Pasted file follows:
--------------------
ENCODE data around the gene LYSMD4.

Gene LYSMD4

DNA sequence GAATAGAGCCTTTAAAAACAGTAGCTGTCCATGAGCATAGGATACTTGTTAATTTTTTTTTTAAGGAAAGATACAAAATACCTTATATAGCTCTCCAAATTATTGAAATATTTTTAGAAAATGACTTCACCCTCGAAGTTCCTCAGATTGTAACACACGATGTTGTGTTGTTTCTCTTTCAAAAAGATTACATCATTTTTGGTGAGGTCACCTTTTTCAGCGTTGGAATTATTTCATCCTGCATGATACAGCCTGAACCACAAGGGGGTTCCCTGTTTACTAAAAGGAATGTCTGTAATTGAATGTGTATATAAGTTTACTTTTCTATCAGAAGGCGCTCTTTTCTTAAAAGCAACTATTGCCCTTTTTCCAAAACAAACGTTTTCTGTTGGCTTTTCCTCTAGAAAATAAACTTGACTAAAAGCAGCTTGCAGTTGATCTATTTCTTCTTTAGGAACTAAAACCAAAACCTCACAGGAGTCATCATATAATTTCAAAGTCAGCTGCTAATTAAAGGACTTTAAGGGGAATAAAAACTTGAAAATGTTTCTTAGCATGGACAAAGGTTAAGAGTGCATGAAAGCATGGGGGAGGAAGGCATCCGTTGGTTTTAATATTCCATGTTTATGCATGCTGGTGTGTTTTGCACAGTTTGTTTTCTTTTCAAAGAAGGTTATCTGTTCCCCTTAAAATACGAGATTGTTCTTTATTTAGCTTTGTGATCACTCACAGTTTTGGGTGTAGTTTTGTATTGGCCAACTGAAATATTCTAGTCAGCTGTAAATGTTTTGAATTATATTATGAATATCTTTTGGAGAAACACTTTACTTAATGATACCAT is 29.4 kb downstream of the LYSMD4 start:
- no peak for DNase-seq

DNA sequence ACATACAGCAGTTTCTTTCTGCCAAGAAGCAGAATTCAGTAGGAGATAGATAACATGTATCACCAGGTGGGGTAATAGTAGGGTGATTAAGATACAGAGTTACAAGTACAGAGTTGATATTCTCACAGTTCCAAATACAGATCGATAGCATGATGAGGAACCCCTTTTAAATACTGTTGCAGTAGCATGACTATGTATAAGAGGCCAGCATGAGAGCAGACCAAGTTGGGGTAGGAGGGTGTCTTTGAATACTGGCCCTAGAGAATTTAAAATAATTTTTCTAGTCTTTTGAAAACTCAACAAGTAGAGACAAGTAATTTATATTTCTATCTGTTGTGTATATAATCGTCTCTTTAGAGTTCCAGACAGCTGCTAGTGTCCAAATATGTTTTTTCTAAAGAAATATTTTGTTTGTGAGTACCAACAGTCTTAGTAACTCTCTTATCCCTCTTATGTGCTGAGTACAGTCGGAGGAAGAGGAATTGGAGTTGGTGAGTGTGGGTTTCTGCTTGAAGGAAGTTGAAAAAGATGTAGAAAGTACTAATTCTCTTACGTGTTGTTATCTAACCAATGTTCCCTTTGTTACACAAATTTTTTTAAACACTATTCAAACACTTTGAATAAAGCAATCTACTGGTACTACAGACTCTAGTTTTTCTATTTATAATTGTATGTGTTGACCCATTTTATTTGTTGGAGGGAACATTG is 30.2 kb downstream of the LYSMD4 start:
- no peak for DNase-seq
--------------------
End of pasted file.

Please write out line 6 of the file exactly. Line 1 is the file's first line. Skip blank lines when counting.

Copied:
- no peak for DNase-seq